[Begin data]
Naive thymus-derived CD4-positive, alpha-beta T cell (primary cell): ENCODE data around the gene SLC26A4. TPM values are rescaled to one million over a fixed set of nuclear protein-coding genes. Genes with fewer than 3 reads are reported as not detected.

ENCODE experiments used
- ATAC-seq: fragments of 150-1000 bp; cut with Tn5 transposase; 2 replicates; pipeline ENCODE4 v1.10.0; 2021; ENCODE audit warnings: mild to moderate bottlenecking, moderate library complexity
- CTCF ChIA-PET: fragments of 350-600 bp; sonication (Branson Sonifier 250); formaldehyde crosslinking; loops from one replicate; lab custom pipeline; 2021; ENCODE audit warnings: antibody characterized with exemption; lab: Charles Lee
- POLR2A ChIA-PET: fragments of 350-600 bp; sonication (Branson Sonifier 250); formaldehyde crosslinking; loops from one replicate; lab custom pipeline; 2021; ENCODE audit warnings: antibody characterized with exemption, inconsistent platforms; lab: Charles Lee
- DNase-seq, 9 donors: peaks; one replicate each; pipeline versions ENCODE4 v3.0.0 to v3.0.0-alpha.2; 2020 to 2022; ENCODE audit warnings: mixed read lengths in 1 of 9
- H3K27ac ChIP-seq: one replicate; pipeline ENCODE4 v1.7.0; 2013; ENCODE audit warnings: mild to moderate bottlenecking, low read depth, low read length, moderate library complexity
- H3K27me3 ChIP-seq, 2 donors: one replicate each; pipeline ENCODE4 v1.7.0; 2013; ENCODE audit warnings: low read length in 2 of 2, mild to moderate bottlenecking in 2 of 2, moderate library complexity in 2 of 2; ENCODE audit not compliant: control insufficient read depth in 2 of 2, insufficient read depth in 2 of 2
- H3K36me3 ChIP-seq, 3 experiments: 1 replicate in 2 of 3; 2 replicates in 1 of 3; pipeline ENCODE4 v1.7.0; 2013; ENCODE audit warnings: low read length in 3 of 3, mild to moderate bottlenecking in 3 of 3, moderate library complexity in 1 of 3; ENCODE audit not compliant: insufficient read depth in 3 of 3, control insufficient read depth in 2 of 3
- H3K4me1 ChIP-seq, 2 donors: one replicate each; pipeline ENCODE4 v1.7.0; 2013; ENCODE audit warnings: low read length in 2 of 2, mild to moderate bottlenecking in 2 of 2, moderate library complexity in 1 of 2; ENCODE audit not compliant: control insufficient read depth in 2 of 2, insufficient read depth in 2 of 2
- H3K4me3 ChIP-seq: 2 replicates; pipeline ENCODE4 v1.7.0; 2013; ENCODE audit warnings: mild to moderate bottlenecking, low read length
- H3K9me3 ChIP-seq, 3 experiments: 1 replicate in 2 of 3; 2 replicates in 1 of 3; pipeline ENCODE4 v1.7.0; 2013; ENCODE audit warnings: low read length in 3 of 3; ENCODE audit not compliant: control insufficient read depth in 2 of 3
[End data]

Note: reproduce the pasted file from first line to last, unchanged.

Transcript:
Naive thymus-derived CD4-positive, alpha-beta T cell (primary cell): ENCODE data around the gene SLC26A4. TPM values are rescaled to one million over a fixed set of nuclear protein-coding genes. Genes with fewer than 3 reads are reported as not detected.

ENCODE experiments used
- ATAC-seq: fragments of 150-1000 bp; cut with Tn5 transposase; 2 replicates; pipeline ENCODE4 v1.10.0; 2021; ENCODE audit warnings: mild to moderate bottlenecking, moderate library complexity
- CTCF ChIA-PET: fragments of 350-600 bp; sonication (Branson Sonifier 250); formaldehyde crosslinking; loops from one replicate; lab custom pipeline; 2021; ENCODE audit warnings: antibody characterized with exemption; lab: Charles Lee
- POLR2A ChIA-PET: fragments of 350-600 bp; sonication (Branson Sonifier 250); formaldehyde crosslinking; loops from one replicate; lab custom pipeline; 2021; ENCODE audit warnings: antibody characterized with exemption, inconsistent platforms; lab: Charles Lee
- DNase-seq, 9 donors: peaks; one replicate each; pipeline versions ENCODE4 v3.0.0 to v3.0.0-alpha.2; 2020 to 2022; ENCODE audit warnings: mixed read lengths in 1 of 9
- H3K27ac ChIP-seq: one replicate; pipeline ENCODE4 v1.7.0; 2013; ENCODE audit warnings: mild to moderate bottlenecking, low read depth, low read length, moderate library complexity
- H3K27me3 ChIP-seq, 2 donors: one replicate each; pipeline ENCODE4 v1.7.0; 2013; ENCODE audit warnings: low read length in 2 of 2, mild to moderate bottlenecking in 2 of 2, moderate library complexity in 2 of 2; ENCODE audit not compliant: control insufficient read depth in 2 of 2, insufficient read depth in 2 of 2
- H3K36me3 ChIP-seq, 3 experiments: 1 replicate in 2 of 3; 2 replicates in 1 of 3; pipeline ENCODE4 v1.7.0; 2013; ENCODE audit warnings: low read length in 3 of 3, mild to moderate bottlenecking in 3 of 3, moderate library complexity in 1 of 3; ENCODE audit not compliant: insufficient read depth in 3 of 3, control insufficient read depth in 2 of 3
- H3K4me1 ChIP-seq, 2 donors: one replicate each; pipeline ENCODE4 v1.7.0; 2013; ENCODE audit warnings: low read length in 2 of 2, mild to moderate bottlenecking in 2 of 2, moderate library complexity in 1 of 2; ENCODE audit not compliant: control insufficient read depth in 2 of 2, insufficient read depth in 2 of 2
- H3K4me3 ChIP-seq: 2 replicates; pipeline ENCODE4 v1.7.0; 2013; ENCODE audit warnings: mild to moderate bottlenecking, low read length
- H3K9me3 ChIP-seq, 3 experiments: 1 replicate in 2 of 3; 2 replicates in 1 of 3; pipeline ENCODE4 v1.7.0; 2013; ENCODE audit warnings: low read length in 3 of 3; ENCODE audit not compliant: control insufficient read depth in 2 of 3